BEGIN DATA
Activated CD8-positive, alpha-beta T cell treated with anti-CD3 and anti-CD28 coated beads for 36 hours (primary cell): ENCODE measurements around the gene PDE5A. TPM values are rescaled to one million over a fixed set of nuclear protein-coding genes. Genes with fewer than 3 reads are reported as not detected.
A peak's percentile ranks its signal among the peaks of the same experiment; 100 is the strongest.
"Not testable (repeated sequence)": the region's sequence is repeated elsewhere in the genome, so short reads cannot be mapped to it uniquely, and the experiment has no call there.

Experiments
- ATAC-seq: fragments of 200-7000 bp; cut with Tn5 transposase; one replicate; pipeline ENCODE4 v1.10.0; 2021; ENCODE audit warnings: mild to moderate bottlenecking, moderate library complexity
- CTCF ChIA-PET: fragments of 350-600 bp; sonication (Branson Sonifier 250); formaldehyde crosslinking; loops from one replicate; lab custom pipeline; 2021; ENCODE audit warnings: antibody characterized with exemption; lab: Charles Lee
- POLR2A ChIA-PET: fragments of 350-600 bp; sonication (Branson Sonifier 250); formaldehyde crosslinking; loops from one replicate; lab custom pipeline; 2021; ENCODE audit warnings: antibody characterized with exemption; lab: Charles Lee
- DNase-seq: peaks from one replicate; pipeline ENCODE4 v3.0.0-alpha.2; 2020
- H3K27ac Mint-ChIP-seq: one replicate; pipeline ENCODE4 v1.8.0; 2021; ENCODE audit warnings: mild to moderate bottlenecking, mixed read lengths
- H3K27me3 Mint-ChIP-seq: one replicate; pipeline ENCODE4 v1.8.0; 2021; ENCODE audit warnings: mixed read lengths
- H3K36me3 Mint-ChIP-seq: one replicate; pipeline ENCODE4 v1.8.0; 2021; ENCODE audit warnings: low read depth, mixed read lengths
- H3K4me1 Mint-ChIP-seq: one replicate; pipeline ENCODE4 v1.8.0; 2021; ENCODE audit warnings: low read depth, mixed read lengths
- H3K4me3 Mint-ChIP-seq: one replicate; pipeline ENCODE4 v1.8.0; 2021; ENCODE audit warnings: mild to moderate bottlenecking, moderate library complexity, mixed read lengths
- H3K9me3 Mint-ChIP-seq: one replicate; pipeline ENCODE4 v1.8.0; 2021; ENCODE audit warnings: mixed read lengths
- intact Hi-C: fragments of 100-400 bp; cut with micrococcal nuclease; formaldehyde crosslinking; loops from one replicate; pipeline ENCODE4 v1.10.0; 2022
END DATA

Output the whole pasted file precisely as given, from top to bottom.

Activated CD8-positive, alpha-beta T cell treated with anti-CD3 and anti-CD28 coated beads for 36 hours (primary cell): ENCODE measurements around the gene PDE5A. TPM values are rescaled to one million over a fixed set of nuclear protein-coding genes. Genes with fewer than 3 reads are reported as not detected.
A peak's percentile ranks its signal among the peaks of the same experiment; 100 is the strongest.
"Not testable (repeated sequence)": the region's sequence is repeated elsewhere in the genome, so short reads cannot be mapped to it uniquely, and the experiment has no call there.

Experiments
- ATAC-seq: fragments of 200-7000 bp; cut with Tn5 transposase; one replicate; pipeline ENCODE4 v1.10.0; 2021; ENCODE audit warnings: mild to moderate bottlenecking, moderate library complexity
- CTCF ChIA-PET: fragments of 350-600 bp; sonication (Branson Sonifier 250); formaldehyde crosslinking; loops from one replicate; lab custom pipeline; 2021; ENCODE audit warnings: antibody characterized with exemption; lab: Charles Lee
- POLR2A ChIA-PET: fragments of 350-600 bp; sonication (Branson Sonifier 250); formaldehyde crosslinking; loops from one replicate; lab custom pipeline; 2021; ENCODE audit warnings: antibody characterized with exemption; lab: Charles Lee
- DNase-seq: peaks from one replicate; pipeline ENCODE4 v3.0.0-alpha.2; 2020
- H3K27ac Mint-ChIP-seq: one replicate; pipeline ENCODE4 v1.8.0; 2021; ENCODE audit warnings: mild to moderate bottlenecking, mixed read lengths
- H3K27me3 Mint-ChIP-seq: one replicate; pipeline ENCODE4 v1.8.0; 2021; ENCODE audit warnings: mixed read lengths
- H3K36me3 Mint-ChIP-seq: one replicate; pipeline ENCODE4 v1.8.0; 2021; ENCODE audit warnings: low read depth, mixed read lengths
- H3K4me1 Mint-ChIP-seq: one replicate; pipeline ENCODE4 v1.8.0; 2021; ENCODE audit warnings: low read depth, mixed read lengths
- H3K4me3 Mint-ChIP-seq: one replicate; pipeline ENCODE4 v1.8.0; 2021; ENCODE audit warnings: mild to moderate bottlenecking, moderate library complexity, mixed read lengths
- H3K9me3 Mint-ChIP-seq: one replicate; pipeline ENCODE4 v1.8.0; 2021; ENCODE audit warnings: mixed read lengths
- intact Hi-C: fragments of 100-400 bp; cut with micrococcal nuclease; formaldehyde crosslinking; loops from one replicate; pipeline ENCODE4 v1.10.0; 2022